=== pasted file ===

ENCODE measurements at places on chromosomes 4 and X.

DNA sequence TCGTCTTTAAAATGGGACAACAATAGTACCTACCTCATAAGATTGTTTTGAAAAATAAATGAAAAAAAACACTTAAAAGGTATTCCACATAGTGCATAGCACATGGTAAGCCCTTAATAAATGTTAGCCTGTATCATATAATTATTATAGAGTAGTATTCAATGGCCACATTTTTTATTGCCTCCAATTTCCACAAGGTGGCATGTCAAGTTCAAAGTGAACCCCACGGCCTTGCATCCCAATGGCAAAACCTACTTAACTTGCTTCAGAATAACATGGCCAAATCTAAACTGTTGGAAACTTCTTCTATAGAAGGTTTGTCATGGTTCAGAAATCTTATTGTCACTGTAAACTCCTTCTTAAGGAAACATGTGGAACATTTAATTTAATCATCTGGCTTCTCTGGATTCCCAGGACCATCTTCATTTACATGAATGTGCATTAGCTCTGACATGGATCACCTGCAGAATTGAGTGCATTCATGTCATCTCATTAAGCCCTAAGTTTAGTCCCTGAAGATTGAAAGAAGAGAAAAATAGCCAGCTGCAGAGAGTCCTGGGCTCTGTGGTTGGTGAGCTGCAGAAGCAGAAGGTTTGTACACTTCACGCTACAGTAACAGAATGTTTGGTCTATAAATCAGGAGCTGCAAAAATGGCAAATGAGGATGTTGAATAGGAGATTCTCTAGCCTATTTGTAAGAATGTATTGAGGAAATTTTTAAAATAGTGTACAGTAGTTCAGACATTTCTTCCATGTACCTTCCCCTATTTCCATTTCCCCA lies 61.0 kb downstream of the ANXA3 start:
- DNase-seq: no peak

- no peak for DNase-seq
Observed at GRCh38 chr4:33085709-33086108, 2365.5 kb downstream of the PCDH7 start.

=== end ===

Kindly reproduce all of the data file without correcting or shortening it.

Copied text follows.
ENCODE measurements at places on chromosomes 4 and X.

DNA sequence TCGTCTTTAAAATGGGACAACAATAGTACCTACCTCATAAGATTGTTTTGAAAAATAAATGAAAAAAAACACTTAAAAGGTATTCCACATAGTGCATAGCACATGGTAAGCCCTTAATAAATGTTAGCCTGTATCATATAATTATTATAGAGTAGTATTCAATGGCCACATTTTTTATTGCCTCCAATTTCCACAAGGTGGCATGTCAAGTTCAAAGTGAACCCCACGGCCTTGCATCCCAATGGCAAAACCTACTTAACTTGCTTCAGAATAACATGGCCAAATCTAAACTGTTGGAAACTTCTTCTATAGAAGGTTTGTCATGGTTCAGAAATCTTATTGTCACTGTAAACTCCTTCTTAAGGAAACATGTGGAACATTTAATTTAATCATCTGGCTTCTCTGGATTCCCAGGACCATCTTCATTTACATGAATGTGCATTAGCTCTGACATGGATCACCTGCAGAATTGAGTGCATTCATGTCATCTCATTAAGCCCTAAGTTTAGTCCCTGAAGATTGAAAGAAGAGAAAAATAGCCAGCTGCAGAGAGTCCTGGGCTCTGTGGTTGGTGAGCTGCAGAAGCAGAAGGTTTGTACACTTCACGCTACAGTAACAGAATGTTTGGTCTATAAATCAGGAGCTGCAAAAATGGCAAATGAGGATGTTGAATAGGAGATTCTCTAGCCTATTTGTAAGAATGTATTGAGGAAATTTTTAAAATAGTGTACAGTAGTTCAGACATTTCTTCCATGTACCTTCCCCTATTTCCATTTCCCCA lies 61.0 kb downstream of the ANXA3 start:
- DNase-seq: no peak

- no peak for DNase-seq
Observed at GRCh38 chr4:33085709-33086108, 2365.5 kb downstream of the PCDH7 start.